A nice piece of glass
“Candy is not like the rest,” said Wilbur the Alpaca Farmer. “She’s not just another pussy.” He smiled, then knelt to take a closer look at the mess on the floor of the Red Barn. “She’s really something.”
“Yeah,” I said. “That’s for sure.”
Wilbur’s new girlfriend, Candy, was a Portland artist in her mid-40s, visiting Eastport for the first time. That morning, after discovering a huge stash of sea glass in the Fortress’ garage, she glued dozens of bits of multicolored glass to a painting she’d finished the night before. Wilbur insisted the painting featured his alpacas, but he was wrong. The critters’ necks were far too short to be camelids. To me, the creatures resembled poorly rendered horses drawn by a precocious kindergartner.
“Oh, you boys,” Candy said, smiling coquettishly as she walked into the Red Barn. “That’s not finished. The glue needs to dry.”
“Just admiring the work-in-progress.” Wilbur stood and hugged the woman. “I love it! It’s friggin’ beautiful.”
“Thank you, Wilbur,” she said, fluttering her eyelashes at my boss. “I hope you like it too, Crash,” she touched my forearm. “Do you?”
“It’s interesting,” I lied. “May I see it again when it’s finished?”
“Great.” Her tone went icy. That wasn’t the answer she wanted. “I’ll be sure to show it to you.” She gave me a fake smile. “Soon.”
One morning, a couple weeks later, I was in the garage of the Fortress with Barb, Wilbur’s sweet, but long-suffering, wife.
“Crash, have you seen my giant bag of sea glass?” she asked. “I can’t seem to find it.”
“Uh, nope,” I lied, again. “Not recently.”
“That’s strange.” She frowned and pointed to the corner of the garage. “I always kept the bag on that shelf. It was all the sea glass I collected in the last 10 years from our beach.” She shook her head. “Where could it have gone?”
“Listen,” Wilbur said an hour later. “I’m going to Portland. Thing is, Candy is coming up here to stay for a little bit.”
“What?” I shook my head. “I thought Barb and the kids were here for the week?”
“Just a couple days.” He nodded. “Oh yeah, I almost forgot. I told Barb that Candy was one of Sweetgrass’ friends from southern Maine.” He grinned. “Candy can bunk in the farmhouse until Barb leaves. Then I’ll come back. They’ll barely even see each other. By the way,” he glanced at his Rolex, then jumped into his Mercedes, “Candy should be here by noon.”
A little past four p.m., Candy parked her SUV under an apple tree and climbed out. Without even acknowledging my presence, she turned and started to examine her vehicle.
“OH MY GOODNESS!” she shrieked. “LOOK AT ALL THE SCRATCHES!”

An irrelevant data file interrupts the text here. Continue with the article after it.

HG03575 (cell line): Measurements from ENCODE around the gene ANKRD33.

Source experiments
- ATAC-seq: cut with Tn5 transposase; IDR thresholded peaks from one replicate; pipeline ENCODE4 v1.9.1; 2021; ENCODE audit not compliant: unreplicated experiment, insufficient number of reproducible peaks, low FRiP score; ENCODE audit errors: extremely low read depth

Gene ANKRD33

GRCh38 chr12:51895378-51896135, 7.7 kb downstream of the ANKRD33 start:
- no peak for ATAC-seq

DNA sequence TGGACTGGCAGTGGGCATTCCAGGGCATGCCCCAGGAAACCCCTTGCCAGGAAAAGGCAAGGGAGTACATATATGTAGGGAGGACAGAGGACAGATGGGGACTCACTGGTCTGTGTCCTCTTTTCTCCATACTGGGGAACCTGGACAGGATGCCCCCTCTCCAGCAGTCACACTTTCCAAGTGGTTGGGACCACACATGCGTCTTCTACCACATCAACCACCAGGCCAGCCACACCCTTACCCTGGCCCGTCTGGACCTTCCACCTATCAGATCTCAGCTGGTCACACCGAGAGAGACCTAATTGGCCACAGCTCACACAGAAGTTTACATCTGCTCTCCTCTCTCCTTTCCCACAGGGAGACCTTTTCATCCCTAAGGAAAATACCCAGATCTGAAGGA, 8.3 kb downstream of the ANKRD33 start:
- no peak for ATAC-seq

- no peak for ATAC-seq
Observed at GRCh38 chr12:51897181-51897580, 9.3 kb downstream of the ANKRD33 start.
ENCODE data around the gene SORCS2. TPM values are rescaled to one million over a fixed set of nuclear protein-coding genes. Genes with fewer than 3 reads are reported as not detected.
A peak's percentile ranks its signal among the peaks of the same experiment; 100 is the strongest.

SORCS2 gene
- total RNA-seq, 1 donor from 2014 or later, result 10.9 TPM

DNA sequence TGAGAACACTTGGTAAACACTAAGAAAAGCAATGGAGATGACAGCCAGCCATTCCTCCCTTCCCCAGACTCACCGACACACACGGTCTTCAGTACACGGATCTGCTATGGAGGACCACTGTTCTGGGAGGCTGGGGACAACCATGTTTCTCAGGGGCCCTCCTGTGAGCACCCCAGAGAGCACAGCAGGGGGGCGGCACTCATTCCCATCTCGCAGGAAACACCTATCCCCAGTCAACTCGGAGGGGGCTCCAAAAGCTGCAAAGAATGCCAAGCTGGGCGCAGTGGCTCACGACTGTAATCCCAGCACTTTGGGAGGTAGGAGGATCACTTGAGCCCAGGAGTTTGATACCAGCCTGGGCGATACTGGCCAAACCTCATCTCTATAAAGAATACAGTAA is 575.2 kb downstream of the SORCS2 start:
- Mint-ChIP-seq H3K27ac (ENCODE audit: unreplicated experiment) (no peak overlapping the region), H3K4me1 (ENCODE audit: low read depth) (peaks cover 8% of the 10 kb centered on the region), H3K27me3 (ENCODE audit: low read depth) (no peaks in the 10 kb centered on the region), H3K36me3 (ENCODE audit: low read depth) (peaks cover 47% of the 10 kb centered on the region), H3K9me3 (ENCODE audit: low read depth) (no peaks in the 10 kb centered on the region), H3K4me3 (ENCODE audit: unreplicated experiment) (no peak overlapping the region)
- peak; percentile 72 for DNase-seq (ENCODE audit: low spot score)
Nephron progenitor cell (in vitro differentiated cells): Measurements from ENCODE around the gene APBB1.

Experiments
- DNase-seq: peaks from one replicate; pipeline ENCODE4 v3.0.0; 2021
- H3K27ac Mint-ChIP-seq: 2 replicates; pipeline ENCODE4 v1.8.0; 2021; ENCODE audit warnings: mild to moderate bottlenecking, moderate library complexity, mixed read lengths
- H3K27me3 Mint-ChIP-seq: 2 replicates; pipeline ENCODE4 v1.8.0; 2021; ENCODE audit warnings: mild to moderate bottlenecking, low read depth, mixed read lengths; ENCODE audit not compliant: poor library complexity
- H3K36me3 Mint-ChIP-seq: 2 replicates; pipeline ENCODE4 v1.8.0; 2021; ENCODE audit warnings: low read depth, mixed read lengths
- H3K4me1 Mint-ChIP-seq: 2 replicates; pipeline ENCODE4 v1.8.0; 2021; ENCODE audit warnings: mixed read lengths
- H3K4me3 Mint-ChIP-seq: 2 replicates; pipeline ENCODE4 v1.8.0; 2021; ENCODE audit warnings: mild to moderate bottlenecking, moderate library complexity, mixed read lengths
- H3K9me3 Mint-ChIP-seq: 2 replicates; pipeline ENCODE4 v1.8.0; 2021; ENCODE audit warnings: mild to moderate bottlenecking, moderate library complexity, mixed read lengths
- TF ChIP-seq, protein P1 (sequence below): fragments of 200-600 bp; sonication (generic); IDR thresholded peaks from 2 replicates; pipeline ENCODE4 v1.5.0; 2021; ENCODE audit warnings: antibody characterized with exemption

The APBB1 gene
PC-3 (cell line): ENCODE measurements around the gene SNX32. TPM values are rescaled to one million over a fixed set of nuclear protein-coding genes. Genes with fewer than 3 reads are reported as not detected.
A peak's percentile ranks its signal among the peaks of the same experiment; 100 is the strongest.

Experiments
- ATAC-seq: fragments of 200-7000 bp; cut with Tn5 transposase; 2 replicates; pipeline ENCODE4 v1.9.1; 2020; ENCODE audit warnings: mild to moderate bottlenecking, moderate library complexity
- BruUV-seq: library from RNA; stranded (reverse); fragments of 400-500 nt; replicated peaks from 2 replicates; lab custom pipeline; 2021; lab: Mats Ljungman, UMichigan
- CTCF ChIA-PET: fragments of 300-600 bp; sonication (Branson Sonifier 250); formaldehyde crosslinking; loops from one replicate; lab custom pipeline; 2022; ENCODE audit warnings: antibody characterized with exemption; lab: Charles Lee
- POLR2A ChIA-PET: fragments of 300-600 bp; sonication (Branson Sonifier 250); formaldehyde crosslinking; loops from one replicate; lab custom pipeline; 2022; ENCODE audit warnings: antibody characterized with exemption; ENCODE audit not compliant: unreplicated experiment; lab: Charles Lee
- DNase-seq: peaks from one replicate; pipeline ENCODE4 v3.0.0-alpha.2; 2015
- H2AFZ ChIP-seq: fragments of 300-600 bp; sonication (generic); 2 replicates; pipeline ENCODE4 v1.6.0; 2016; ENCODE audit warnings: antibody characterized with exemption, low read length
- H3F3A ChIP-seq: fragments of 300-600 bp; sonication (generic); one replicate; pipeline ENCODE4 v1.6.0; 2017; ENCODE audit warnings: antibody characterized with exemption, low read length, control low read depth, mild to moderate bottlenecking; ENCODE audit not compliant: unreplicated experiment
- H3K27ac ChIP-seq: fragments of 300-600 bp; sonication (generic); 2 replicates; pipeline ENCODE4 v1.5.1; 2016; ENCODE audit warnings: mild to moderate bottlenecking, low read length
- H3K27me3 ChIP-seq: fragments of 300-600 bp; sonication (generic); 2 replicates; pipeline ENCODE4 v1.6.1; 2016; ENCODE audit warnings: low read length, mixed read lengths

Upon closer inspection, the damage was obvious. Her paint job was scraped in a million places.
“I was driving on Route 1 and saw a special sign for Dennysville. I thought it was the shortcut to Eastport Wilbur showed me.” She started to sob. “The road got really narrow. And I had to keep on going ’cuz there was no place to turn around.” Tears flowed down her cheeks. “Then there was a washout. So I had to go back. Six miles! IN REVERSE! The branches scraped my car on the way in and out.”
“That’s awful! What shortcut were you…”
“It wasn’t a shortcut!” She sniffled. “It was a snowmobile trail.”
“I found the sea glass in the Red Barn,” Barb said, piling spaghetti on my plate. She had invited everyone up for supper, but I had to make excuses for Sweetgrass and her pal Candy. “The bag was torn open and there was glass scattered all over the floor. I picked it all up.”
“Oh,” I said. “Did you ask Wilbur?”
“Says he doesn’t know anything about it. Is there any chance Sweetgrass…”
“Nope.” I shook my head. “She’s wicked busy with the garden. No time to play with sea glass.”
Even if I told her about Wilbur’s betrayal, nothing would happen. He’d deny all accusations. Besides, my job as alpaca herdsman didn’t require me to tell Barb the truth about her cheating spouse. Plus, I was fond of Barb and didn’t want to be the bearer of her bad news.
She was an intelligent woman and the brains behind the daily operations of the family’s empire. She had to be aware of Wilbur’s dalliances. Was she in denial? Too bad. She certainly had grounds for divorce. With the right lawyer, she could easily walk away with a nice chunk of the son-of-a-bitch’s millions.
Learn to trim marijuana with Crash Barry, in support of his new book Marijuana Valley, Maine: A True Story. Visit crashbarry.com on Sept. 14 for details.